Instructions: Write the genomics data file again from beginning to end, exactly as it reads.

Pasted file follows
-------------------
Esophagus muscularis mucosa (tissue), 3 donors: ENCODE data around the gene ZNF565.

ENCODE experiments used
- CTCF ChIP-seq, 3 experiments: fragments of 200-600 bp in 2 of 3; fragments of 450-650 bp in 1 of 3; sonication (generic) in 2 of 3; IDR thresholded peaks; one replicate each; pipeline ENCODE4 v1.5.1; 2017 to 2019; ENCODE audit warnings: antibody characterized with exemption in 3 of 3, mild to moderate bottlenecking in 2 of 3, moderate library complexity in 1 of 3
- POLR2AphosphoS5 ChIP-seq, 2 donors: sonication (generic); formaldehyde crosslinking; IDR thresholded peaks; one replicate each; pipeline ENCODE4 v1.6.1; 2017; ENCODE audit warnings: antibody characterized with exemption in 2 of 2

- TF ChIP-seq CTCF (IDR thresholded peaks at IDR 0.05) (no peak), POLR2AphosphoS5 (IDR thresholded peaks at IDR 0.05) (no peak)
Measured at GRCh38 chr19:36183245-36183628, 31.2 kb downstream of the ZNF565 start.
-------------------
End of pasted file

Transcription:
Esophagus muscularis mucosa (tissue), 3 donors: ENCODE data around the gene ZNF565.

ENCODE experiments used
- CTCF ChIP-seq, 3 experiments: fragments of 200-600 bp in 2 of 3; fragments of 450-650 bp in 1 of 3; sonication (generic) in 2 of 3; IDR thresholded peaks; one replicate each; pipeline ENCODE4 v1.5.1; 2017 to 2019; ENCODE audit warnings: antibody characterized with exemption in 3 of 3, mild to moderate bottlenecking in 2 of 3, moderate library complexity in 1 of 3
- POLR2AphosphoS5 ChIP-seq, 2 donors: sonication (generic); formaldehyde crosslinking; IDR thresholded peaks; one replicate each; pipeline ENCODE4 v1.6.1; 2017; ENCODE audit warnings: antibody characterized with exemption in 2 of 2

- TF ChIP-seq CTCF (IDR thresholded peaks at IDR 0.05) (no peak), POLR2AphosphoS5 (IDR thresholded peaks at IDR 0.05) (no peak)
Measured at GRCh38 chr19:36183245-36183628, 31.2 kb downstream of the ZNF565 start.